On New Year’s Eve, I drove up to a Seattle traffic light to a man standing on a street corner. He was holding a sign, which I didn’t read. He was wearing clothes, which I noticed were dirty. He was averting his eyes from the eyes that were staring back at him from inside the cars that were lined up at the traffic light.
I rolled down my window and handed him a dollar bill. I said “Happy New Year” and he said “Thanks.”
Do I know what became of that dollar bill? Nope. Does it really matter? Nope. Since that day, I’ve given out a few dollars and some change to other people that I’ve seen on street corners. When I was in high school there was a man who regularly stood on the corner of the street were I would make a U-turn to get to the Dairy Queen before cheerleading practice (true story). Whenever I saw him, I handed him a dollar bill. No matter what time of year, he replied with “Happy New Year.” Sure, that dollar could have added another mixin’ to my blizzard or perhaps a cheeseburger to my order (Yup. You read that correctly…). But instead, I chose to give it to him. The nameless, homeless man who always brightened my day with his greeting. I did this until I graduated and no longer saw him.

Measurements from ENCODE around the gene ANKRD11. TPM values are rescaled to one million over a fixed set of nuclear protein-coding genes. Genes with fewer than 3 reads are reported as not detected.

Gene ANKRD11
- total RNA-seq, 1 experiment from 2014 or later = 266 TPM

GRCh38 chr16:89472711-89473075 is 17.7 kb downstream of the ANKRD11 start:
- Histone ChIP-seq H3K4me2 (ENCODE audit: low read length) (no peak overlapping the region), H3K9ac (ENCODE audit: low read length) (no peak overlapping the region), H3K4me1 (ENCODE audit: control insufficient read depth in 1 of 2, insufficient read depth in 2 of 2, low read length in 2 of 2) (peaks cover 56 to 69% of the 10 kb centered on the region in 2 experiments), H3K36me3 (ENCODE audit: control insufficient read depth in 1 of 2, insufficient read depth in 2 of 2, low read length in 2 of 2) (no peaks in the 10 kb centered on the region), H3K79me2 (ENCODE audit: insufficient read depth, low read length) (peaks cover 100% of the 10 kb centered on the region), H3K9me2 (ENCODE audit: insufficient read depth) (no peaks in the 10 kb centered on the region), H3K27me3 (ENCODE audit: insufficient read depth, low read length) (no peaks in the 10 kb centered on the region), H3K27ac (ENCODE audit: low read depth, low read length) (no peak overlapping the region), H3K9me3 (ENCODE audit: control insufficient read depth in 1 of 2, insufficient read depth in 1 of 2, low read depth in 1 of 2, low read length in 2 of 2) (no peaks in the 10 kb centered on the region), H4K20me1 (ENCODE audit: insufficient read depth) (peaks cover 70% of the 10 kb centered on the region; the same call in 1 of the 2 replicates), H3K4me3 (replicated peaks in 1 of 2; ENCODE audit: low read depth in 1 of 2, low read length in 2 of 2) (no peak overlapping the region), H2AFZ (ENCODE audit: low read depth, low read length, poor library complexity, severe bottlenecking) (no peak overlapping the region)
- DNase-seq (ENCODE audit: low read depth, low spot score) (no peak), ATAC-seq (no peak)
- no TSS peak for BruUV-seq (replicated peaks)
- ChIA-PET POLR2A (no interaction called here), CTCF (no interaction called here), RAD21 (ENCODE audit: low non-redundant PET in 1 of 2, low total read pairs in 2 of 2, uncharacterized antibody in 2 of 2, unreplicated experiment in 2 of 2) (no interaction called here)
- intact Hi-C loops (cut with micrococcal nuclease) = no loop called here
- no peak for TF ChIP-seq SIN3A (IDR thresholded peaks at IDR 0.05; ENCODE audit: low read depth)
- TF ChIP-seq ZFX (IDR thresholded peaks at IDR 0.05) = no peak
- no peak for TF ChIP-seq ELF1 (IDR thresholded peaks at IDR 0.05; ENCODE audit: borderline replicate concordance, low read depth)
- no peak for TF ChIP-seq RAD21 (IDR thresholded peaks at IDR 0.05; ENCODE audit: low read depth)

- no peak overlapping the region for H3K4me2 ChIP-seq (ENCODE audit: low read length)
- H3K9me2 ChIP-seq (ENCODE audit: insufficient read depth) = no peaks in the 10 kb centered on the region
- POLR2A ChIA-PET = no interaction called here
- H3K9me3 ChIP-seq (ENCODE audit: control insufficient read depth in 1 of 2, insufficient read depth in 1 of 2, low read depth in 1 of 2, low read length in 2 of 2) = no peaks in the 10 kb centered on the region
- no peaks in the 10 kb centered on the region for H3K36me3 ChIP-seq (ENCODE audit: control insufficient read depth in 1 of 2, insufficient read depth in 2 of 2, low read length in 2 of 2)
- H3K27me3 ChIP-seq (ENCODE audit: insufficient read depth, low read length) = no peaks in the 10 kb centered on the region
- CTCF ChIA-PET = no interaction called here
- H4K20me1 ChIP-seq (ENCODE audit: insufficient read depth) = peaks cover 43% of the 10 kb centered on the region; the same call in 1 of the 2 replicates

I forgot my practice when I left high school (I also forgot the practice of eating cheeseburgers, blizzards and slurpees – thank God). New Year’s Eve reminded me of that.
This isn’t a discussion of politics behind giving someone a dollar when he could be/should be/would be like the rest of us. He isn’t like the rest of us. Something went seriously wrong for him somewhere on his path. Something that could have gone wrong for any of us.
Today, take a minute to think about what you can give back. Your time, a smile, a skill, a dollar? You might change something for someone.